Last Monday, April 22nd, I participated in an Earth Day celebration at Vance-Granville Community College (VGCC), North Carolina, where people and organizations brought awareness to a multitude of environmental issues. I was asked to share information about why uranium mining in Virginia poses such a threat to Virginia, North Carolina, and states along the Eastern Seaboard.
The Earth Day celebration was outside. It was sunny, windy, cool, and the sky was clear, blue, and lovely. The students were animated and talkative, as they came in small groups between classes and during classes, some visiting the different exhibits as part of classroom assignments. As the students approached, I greeted them, saying in a deliberately friendly and casual way, “Good morning, or Hi!” Then I followed with a pause, and said brightly, “Would any of you like to be radioactive?”
Looking bewildered, they muttered and nodded, “NO!”
I continued my questioning. “Would you like to spend time in an oncology ward, or would you want your child to spend time there in the future?”
“Noooooo” they responded, “Duh!”
I surprised them with my candor, caught them off their guard with the bluntness and absurdity of my questions.
Of course, no one wants to be radioactive or to get cancer. The questions were self-evident, but they got the students’ attention, and that was my goal. The more the students listened, the more many of them wanted to know why a commercial, for-profit company should have the right to destroy the health, safety, and economic and environmental security of the public while the company would benefit from millions and even billions of dollars of profits.
I explained how international company and federal and state agencies are doing their best to convince Virginia legislators to lift a thirty-year ban on uranium mining, particularly targeting the largest deposit of uranium ore in North America near Chatham, Virginia, not far from the North Carolina border and at the headwaters of the Roanoke River Basin, including Kerr/Buggs Island and Gaston Lakes, which supply water to nearly two million residents in North Carolina and Virginia.
“Do you know why it’s inevitable that radioactivity would spread with the operation?” I asked. “Because it’s impossible to completely contain the radioactive pulverized rock dust that would spread in the wind and would become part of the rain. Did you know that pollution can travel in the wind in hours?”
“Can you believe that for every ton of uranium ore taken from the ground, only two pounds of uranium can be extracted? So that means that hundreds of millions of tons of 85% radioactive waste tailings dust would have to be disposed of and contained forever. And what right do we have to commit the resources of hundreds of future generations to attempt to keep radioactive waste contained for tens of thousands of years?”
I explained how radioactive and toxic contamination is inevitable and how government regulators know this, so they set a regulatory standard called the ALARA “as low as reasonably achievable” standard. This standard allows for “reasonable levels of contamination,” which also includes contamination of groundwater because plastic and clay liners leak just as landfills liners always do, and radioactive contaiminated waste water put on top of the tailings to mitigate the dust would evaporate into the air as well. The regulators work with the industry, so their definition of “reasonable” is clearly different from what the public deems reasonable.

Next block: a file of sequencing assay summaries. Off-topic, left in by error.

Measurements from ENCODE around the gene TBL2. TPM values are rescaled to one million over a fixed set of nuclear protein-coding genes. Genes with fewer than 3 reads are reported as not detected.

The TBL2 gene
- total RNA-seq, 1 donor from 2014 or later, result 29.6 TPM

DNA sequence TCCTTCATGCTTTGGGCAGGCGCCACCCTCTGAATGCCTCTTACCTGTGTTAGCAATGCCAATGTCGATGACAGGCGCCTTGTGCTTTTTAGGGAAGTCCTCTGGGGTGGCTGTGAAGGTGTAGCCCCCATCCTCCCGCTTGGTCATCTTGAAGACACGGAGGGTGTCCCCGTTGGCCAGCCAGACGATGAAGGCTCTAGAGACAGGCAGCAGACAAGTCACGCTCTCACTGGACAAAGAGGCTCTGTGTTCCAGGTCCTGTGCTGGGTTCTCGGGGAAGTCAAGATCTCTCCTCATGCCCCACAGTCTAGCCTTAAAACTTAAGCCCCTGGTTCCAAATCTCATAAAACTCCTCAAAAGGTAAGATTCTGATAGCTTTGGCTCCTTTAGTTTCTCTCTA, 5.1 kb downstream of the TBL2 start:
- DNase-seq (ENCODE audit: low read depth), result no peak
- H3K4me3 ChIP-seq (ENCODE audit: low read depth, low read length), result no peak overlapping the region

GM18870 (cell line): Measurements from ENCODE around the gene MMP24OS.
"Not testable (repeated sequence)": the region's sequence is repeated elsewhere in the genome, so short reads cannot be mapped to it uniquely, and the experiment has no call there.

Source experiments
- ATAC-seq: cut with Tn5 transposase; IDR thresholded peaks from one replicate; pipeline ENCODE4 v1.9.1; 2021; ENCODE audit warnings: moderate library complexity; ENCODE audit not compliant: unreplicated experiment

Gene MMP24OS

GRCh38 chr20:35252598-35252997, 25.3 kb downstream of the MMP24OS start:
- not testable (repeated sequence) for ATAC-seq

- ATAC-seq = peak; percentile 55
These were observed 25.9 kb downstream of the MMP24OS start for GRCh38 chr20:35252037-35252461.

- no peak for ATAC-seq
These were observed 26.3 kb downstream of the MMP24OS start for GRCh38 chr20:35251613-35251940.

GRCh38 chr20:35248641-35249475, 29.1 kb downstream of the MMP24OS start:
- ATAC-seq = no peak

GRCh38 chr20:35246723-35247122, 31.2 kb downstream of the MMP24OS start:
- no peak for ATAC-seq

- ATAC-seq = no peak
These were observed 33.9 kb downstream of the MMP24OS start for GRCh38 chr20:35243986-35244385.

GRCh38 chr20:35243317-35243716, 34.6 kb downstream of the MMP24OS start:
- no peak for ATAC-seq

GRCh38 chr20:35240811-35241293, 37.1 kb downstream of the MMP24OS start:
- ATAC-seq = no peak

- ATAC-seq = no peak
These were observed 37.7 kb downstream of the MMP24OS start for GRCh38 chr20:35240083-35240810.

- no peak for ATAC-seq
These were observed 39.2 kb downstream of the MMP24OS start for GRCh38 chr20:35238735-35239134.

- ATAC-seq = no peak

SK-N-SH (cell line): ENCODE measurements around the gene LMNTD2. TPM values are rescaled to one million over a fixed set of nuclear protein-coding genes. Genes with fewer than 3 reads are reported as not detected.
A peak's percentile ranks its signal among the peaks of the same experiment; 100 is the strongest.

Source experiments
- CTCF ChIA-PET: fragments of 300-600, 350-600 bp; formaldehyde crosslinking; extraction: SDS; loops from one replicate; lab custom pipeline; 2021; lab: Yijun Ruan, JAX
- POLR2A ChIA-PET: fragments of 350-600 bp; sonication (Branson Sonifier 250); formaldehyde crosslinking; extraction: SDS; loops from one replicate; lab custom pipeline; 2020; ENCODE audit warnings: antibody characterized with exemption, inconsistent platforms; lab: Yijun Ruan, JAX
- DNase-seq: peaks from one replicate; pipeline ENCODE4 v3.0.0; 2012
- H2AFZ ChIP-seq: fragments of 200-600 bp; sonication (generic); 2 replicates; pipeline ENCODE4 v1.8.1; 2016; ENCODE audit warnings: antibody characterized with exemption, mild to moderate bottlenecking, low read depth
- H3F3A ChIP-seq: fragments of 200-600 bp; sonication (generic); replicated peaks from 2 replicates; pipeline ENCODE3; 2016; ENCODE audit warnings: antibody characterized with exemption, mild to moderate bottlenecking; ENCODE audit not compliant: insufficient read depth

“In fact,” I continued, “contamination is going to happen even under the best of circumstances, but that doesn’t include contamination caused by floods, tornadoes, hurricanes, and earthquakes, which often happen in this geographical location.”
“SO,” I said, “do you want to become part of the opposition? Do you want to help stop uranium mining? You can. Together we can stop uranium mining. The only power we do have is as a people united. There are so many organizations against uranium mining such as the Roanoke River Basin Association which represents towns, municipalities, counties, and businesses as well as organizations such as the Sierra Club. They need the backing of many ordinary, grassroots people.”
“We’ll be organizing events, and we will be needing you to attend so that North Carolina and Virginia legislators will see what the public sentiment is against uranium mining.” And when there comes a time when we need you to at a public forum or a rally, or to demonstrate, and/or protest, we will be calling on you if you want to become part of such history.”
As the discussions ended, numerous students said “yes” to my call for support and shared their contact information so that they can be contacted when education efforts and action are required.
As an educator who believes that knowledge is power, I appreciate the opportunity I had to speak to students and faculty at Vance-Granville Community College about the perils of uranium mining and the prospect of joining the political movement to convince Virginia legislators to pass a permanent ban on uranium mining. History is in the making, and when it comes to uranium mining, we, the people, must be the makers of history we want — not Virginia Energy Resources, not Virginia regulators, not the Nuclear Regulatory Commission.